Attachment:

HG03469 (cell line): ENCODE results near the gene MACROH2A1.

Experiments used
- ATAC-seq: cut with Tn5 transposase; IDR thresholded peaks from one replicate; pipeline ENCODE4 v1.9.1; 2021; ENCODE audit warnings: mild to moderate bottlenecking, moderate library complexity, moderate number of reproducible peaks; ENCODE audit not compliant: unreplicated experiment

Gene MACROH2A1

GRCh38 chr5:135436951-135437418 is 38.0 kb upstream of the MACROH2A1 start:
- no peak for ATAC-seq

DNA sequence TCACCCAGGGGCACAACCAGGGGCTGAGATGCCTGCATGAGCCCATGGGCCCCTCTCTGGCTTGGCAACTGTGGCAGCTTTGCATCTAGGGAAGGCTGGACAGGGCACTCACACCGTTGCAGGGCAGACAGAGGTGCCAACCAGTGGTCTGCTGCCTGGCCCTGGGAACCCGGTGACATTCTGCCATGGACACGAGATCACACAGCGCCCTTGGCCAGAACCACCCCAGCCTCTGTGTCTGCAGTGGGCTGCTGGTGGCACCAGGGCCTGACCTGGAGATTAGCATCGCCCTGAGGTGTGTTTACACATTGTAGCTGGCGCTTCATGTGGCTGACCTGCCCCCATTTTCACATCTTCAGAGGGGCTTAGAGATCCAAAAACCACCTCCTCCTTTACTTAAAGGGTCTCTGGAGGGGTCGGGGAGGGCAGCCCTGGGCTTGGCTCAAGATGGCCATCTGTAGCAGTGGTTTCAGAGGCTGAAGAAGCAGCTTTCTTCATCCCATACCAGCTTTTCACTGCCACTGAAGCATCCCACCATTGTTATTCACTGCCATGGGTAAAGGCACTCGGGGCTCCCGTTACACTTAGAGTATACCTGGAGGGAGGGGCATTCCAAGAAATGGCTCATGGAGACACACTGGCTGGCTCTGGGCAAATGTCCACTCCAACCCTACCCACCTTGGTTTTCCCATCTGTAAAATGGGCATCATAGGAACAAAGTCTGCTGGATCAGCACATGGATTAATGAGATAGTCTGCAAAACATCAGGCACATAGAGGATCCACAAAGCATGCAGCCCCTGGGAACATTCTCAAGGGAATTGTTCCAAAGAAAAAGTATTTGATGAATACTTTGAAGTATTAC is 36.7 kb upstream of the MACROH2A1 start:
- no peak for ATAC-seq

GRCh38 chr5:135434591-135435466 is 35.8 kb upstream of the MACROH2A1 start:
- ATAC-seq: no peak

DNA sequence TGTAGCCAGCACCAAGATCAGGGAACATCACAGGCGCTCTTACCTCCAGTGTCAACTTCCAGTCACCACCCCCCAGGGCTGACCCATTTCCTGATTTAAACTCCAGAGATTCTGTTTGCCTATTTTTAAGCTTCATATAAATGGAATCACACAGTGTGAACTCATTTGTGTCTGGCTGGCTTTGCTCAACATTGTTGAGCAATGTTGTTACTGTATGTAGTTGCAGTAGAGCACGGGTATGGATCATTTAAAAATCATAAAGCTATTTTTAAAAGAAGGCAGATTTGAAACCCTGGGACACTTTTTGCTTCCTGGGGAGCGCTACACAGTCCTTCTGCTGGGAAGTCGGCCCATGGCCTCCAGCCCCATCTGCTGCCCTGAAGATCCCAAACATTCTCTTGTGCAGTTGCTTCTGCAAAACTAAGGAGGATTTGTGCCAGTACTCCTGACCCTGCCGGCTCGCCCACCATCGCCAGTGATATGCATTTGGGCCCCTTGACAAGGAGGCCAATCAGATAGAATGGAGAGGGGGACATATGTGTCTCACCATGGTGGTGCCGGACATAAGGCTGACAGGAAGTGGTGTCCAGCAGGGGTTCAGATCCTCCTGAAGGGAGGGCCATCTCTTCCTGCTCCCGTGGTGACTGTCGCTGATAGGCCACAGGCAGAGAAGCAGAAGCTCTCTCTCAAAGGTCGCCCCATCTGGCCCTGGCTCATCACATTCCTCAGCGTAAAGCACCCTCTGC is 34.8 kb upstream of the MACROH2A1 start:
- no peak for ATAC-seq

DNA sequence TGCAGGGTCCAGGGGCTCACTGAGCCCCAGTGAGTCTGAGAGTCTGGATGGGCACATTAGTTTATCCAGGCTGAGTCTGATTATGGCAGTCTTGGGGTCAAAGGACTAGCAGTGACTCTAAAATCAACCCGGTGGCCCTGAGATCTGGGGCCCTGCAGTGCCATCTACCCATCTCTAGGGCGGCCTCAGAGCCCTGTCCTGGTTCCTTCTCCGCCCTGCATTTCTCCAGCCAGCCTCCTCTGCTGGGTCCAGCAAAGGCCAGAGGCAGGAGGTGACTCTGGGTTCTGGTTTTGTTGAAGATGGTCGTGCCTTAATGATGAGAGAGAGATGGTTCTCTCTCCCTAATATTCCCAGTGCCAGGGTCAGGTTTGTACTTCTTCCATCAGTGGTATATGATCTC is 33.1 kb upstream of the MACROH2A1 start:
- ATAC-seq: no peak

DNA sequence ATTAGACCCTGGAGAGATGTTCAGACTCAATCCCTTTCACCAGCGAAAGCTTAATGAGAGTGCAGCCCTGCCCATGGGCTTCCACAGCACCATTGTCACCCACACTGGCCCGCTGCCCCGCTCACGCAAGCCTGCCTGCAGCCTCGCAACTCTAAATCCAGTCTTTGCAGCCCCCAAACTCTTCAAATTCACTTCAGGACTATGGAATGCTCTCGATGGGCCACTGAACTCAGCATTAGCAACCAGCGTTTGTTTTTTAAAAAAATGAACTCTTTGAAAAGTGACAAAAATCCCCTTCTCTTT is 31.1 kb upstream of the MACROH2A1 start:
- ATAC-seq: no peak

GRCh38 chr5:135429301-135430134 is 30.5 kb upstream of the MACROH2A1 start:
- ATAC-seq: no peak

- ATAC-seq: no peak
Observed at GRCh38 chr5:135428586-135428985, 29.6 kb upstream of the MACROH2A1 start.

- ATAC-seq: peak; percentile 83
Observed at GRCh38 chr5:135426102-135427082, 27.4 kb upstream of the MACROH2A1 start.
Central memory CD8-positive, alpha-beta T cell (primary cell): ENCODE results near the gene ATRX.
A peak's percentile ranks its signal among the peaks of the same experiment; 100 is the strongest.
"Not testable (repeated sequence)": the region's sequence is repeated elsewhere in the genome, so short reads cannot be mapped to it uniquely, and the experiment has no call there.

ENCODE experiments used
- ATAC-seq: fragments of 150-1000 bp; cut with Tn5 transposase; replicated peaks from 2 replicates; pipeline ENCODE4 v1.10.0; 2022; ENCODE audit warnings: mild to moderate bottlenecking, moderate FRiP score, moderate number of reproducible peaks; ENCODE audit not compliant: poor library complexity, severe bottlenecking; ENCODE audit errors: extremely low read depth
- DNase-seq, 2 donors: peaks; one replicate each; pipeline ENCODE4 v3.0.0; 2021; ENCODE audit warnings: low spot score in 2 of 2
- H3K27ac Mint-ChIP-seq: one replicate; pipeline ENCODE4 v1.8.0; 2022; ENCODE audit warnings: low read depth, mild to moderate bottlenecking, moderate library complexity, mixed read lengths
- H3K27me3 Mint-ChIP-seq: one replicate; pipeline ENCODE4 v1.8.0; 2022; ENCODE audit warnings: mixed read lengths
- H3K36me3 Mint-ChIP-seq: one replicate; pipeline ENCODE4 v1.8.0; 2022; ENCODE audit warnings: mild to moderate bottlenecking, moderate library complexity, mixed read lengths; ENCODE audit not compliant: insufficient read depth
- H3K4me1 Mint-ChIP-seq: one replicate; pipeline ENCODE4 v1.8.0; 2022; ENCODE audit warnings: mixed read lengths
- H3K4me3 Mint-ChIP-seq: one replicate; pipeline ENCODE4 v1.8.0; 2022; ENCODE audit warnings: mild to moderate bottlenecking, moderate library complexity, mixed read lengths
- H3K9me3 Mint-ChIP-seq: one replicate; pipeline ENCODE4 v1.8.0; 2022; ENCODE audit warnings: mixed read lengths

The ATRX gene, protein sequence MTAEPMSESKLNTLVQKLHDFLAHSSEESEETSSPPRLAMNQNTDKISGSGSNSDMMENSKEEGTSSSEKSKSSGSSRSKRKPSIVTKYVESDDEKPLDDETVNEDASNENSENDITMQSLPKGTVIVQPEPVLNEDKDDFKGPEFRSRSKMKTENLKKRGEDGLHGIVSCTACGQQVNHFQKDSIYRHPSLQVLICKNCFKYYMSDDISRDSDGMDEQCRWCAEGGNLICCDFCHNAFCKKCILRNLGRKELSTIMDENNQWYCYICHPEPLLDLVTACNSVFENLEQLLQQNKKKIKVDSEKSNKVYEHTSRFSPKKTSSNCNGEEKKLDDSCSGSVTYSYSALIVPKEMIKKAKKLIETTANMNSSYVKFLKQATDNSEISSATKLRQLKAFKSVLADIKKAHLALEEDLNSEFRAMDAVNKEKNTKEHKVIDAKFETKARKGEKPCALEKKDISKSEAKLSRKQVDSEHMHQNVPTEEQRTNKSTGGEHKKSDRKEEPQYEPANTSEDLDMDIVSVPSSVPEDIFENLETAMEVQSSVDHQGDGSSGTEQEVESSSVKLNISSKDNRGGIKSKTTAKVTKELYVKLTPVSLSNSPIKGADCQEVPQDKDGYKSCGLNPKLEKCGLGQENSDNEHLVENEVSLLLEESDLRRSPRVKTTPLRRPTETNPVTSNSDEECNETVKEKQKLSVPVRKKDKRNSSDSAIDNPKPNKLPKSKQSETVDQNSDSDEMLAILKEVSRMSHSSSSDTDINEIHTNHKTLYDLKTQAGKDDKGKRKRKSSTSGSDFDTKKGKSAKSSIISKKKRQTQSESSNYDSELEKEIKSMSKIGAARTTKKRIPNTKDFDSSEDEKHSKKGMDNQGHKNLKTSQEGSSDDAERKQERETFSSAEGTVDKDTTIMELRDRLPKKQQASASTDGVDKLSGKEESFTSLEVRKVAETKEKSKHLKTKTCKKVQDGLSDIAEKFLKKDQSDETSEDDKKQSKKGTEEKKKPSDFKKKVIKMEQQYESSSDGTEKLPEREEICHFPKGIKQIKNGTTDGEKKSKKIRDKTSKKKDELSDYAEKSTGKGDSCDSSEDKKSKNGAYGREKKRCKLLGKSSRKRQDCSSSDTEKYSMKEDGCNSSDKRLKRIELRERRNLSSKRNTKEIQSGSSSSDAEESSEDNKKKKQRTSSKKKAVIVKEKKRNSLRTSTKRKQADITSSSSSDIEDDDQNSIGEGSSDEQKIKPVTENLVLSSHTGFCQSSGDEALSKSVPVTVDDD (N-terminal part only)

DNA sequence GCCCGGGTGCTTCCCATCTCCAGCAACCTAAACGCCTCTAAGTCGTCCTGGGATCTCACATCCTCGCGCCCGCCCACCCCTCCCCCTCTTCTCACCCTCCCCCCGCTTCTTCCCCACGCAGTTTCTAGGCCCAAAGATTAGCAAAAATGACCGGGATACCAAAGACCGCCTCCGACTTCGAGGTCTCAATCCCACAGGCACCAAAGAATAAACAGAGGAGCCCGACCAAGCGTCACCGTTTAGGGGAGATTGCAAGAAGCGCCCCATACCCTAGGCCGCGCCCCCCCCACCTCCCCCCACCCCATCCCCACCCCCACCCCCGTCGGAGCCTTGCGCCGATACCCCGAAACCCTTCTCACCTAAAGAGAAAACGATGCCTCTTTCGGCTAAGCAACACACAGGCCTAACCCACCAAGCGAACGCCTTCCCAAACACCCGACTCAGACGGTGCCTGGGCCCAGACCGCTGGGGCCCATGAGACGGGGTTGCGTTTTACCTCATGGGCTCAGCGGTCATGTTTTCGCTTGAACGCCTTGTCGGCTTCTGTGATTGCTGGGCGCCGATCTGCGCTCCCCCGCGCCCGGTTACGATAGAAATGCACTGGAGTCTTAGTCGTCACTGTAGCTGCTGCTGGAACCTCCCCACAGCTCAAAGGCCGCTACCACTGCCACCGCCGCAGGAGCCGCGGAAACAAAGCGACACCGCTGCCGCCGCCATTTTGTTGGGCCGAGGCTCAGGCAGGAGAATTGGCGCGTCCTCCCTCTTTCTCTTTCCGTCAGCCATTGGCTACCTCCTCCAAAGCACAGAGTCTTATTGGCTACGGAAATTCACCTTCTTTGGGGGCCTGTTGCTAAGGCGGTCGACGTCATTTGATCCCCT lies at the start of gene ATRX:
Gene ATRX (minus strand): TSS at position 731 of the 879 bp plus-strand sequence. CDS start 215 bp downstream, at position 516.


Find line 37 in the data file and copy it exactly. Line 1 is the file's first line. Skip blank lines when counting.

Gene ATRX (minus strand): TSS at position 731 of the 879 bp plus-strand sequence. CDS start 215 bp downstream, at position 516.